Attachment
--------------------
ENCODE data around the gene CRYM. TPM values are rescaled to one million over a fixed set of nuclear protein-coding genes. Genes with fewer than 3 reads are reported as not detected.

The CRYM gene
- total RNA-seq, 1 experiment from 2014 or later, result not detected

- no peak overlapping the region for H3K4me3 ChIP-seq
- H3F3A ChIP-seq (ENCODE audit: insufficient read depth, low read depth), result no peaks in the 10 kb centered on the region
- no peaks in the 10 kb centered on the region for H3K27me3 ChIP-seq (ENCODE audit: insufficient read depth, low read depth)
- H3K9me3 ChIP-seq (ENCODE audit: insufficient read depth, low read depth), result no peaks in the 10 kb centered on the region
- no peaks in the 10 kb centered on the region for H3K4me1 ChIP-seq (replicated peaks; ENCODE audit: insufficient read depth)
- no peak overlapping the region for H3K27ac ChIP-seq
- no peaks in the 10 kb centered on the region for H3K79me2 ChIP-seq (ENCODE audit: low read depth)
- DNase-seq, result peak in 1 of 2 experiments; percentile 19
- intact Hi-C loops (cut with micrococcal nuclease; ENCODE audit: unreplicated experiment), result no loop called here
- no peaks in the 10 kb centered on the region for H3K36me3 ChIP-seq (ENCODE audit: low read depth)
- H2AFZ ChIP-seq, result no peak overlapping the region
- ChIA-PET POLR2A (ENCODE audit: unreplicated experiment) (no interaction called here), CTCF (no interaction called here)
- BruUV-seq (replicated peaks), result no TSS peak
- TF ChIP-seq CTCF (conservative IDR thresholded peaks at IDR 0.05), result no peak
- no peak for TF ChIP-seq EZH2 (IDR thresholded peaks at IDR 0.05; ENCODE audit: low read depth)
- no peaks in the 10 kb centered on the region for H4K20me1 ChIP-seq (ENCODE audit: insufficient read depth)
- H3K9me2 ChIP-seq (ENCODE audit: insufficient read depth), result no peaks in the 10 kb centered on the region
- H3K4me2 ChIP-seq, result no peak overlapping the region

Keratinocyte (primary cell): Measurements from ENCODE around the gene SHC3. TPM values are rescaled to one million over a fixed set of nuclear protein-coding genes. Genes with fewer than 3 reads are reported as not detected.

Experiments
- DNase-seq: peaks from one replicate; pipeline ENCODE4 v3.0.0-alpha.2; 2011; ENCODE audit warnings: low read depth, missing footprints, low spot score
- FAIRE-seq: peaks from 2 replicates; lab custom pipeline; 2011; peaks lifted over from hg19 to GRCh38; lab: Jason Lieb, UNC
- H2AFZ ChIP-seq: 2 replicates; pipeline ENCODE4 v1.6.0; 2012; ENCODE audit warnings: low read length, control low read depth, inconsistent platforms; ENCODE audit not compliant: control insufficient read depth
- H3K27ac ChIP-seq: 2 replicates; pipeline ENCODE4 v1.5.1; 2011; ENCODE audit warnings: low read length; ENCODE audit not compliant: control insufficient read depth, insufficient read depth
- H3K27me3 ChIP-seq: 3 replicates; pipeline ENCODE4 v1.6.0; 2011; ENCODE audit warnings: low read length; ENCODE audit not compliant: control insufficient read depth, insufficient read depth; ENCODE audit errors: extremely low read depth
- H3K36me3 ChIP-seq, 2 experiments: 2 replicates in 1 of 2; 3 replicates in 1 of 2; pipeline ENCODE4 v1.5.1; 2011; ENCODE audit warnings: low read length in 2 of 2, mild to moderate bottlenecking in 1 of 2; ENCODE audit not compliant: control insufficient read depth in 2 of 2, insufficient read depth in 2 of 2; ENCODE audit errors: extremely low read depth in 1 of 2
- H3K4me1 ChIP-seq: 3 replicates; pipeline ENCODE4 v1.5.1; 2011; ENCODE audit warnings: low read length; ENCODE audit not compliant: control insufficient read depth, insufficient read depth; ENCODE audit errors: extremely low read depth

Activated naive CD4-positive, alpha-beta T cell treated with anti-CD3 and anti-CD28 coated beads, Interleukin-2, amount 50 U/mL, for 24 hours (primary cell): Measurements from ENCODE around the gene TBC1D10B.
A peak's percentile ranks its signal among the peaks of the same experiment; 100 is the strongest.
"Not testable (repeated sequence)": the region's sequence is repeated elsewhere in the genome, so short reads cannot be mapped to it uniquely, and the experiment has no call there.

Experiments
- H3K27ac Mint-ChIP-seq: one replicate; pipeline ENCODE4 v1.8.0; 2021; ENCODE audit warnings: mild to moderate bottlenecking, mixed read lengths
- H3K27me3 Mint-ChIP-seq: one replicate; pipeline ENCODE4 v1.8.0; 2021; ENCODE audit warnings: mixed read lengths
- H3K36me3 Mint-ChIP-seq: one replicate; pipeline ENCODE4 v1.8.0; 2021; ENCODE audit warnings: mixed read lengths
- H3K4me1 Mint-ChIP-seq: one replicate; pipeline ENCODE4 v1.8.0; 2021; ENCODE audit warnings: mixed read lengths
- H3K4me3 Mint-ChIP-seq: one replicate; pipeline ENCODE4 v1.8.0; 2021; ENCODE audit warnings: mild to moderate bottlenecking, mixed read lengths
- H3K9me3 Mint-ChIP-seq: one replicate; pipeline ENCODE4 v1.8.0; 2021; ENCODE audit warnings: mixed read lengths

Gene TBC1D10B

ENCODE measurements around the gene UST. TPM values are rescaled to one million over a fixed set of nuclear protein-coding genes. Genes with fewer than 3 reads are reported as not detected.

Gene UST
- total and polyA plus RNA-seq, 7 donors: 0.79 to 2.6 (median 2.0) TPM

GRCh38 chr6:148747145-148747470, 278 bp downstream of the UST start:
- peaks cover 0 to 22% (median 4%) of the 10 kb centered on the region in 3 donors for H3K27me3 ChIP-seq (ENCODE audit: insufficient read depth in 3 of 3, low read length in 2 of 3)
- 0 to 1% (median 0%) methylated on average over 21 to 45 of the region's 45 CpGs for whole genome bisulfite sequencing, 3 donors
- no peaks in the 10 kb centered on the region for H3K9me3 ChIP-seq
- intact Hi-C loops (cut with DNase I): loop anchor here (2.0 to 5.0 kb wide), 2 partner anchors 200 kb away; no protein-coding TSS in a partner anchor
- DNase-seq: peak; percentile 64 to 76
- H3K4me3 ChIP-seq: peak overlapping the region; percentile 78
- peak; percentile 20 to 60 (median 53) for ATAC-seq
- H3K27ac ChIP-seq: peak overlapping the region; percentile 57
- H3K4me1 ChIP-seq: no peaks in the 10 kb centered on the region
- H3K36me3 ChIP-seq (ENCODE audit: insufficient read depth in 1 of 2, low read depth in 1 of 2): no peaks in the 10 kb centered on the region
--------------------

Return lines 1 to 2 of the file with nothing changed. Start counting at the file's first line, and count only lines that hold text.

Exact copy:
ENCODE data around the gene CRYM. TPM values are rescaled to one million over a fixed set of nuclear protein-coding genes. Genes with fewer than 3 reads are reported as not detected.

The CRYM gene